Drought and Western Snowpack

Sequía y la Capa de Nieve del Oeste

Apr 7, 2021

Drought conditions are intensifying across much of the United States, especially in the West — impacting agriculture and recreation, as well as energy generation and natural ecosystems.

KEY CONCEPTS

  • In 2020, the U.S. slipped into the most widespread drought since the summer of 2013. Mountain snowpack, which is an essential source of water for Western rivers and reservoirs, has declined by an average of 15-30% across the West since 1955.
  • Groundwater reserves that act as a buffer in bad drought years are also becoming depleted. The rate of water withdrawal outpaces the rate at which they are recharged by rainfall, creating an increasingly unsustainable situation which is only worsened by climate change.
  • At over $9 billion per event, drought has the second-highest price tag of any type of billion-dollar disaster event since 1980. In addition to combating climate change, sustainable water management strategies need to be implemented to maintain water security — in the U.S. and beyond.
  • Drought.gov now offers a number of new drought maps and local data, which may help you to tell stories about drought in your area.

Historic drought conditions are continuing to affect Western states, despite winter weather that included major snowstorms and a high-impact atmospheric river. In 2020, the U.S. slipped into the most widespread drought since the summer of 2013, with about half of the country experiencing some level of drought. With many areas in the Western U.S. in drought for more than 12 consecutive months, it underscores that drought is now more of a rule rather than an exception.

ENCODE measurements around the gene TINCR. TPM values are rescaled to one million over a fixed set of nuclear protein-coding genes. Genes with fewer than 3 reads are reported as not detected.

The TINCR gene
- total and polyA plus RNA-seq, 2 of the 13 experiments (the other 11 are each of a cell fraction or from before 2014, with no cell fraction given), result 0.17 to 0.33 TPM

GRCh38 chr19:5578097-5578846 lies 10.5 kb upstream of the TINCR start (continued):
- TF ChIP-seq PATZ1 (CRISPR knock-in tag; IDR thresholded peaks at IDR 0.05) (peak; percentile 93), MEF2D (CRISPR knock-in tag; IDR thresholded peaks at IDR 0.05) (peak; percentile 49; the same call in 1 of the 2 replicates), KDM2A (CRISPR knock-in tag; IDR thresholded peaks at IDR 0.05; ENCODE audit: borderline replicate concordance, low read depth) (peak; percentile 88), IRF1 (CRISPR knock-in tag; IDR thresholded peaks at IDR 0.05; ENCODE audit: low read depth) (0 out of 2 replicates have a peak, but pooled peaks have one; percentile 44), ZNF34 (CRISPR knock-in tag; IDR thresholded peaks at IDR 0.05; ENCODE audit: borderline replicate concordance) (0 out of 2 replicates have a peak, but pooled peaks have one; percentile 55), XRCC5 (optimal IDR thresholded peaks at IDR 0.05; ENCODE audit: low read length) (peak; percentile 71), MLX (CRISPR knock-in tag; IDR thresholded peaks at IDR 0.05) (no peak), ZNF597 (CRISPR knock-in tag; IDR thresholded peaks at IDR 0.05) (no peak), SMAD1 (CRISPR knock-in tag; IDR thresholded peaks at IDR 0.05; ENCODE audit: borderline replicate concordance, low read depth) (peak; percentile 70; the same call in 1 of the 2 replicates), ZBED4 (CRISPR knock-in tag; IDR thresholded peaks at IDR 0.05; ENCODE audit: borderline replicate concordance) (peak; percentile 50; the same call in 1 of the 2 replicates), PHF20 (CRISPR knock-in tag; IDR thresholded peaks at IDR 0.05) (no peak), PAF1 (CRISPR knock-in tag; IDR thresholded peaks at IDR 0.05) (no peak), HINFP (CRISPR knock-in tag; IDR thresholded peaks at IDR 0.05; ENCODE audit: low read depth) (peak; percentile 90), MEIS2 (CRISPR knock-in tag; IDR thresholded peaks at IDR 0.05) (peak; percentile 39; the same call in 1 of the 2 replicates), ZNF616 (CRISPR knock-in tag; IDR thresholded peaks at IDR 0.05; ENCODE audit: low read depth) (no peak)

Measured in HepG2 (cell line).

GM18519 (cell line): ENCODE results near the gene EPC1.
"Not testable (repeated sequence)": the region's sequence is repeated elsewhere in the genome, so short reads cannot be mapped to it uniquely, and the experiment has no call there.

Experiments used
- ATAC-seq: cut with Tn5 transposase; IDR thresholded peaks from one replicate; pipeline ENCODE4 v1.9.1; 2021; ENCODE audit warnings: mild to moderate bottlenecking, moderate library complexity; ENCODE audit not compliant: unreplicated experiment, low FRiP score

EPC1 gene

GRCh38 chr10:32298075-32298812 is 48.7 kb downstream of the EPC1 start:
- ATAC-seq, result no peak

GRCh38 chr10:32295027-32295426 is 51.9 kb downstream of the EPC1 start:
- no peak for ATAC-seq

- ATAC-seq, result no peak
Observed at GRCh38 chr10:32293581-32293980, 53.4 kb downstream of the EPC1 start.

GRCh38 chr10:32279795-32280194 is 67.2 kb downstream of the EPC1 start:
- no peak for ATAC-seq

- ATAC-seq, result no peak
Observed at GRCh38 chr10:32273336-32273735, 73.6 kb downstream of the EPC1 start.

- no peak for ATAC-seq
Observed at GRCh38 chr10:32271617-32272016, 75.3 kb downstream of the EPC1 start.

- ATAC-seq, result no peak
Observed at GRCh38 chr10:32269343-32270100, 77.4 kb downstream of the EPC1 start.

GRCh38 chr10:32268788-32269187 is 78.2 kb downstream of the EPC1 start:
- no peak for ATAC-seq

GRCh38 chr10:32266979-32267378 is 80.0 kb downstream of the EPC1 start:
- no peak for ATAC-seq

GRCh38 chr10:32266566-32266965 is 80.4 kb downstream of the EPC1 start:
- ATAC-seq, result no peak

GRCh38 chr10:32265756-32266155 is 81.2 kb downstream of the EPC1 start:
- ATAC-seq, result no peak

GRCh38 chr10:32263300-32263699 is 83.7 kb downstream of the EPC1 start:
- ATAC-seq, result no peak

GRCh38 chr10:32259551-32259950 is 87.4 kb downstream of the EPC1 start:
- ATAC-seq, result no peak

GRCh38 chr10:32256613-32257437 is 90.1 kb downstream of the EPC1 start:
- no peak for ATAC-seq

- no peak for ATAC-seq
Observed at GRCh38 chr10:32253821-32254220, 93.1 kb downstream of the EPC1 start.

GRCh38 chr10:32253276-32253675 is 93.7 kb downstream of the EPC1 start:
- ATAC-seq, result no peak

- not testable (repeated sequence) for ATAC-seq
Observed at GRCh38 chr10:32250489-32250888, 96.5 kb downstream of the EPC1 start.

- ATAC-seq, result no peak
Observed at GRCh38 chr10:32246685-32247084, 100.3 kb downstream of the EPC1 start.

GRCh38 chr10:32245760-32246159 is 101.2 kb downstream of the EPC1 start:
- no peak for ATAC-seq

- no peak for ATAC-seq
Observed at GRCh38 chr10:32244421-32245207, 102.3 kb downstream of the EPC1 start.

The Palmer Hydrological Drought Index (PHDI) measures droughts and their long-term, hydrologic impacts, like their effects on groundwater and reservoir levels. According to the 24-month average PHDI index, the Western U.S. has experienced drought in 17 of the past 20 years. A huge part of the West has been in consistent drought for a year, including Arizona, Colorado, and northern California.

But it’s not just the West this year. According to the April 1st release of the U.S. Drought Monitor, 44% of the contiguous states are in moderate drought or worse conditions, signaling potential trouble to water supplies for municipalities, agriculture, and recreation: 

  • West - A majority (59%) of the area is experiencing severe drought or worse. About 21% of the region is in exceptional drought, the most intense drought condition, mostly concentrated in Southwestern states.  
  • High Plains - 40% of the area is currently in severe drought or worse. 
  • Midwest - Nearly half (47%) of the area is abnormally dry, and 12% is experiencing moderate drought or worse. In Iowa, 8% of the state has severe drought conditions or worse; 39% of Minnesota is in moderate drought.
  • South - More than a third (37%) of the area is considered to be in moderate drought, mostly coinciding with the area in and around Texas. More than two-thirds of Texas (69%) is experiencing moderate drought or worse, with 20% of the state in extreme drought.

Melting snowpack provides an essential water supply to rivers and reservoirs in the Western U.S in their drier summer months. Due to climate change, more winter precipitation falls as rain and, as a result, snowpack has diminished rapidly in the West, becoming less reliable. According to a 2018 study, there has been a 15-30% average decline in the amount of water stored as snowpack, as measured on April 1st (known as the snow water equivalent), across the West since 1955.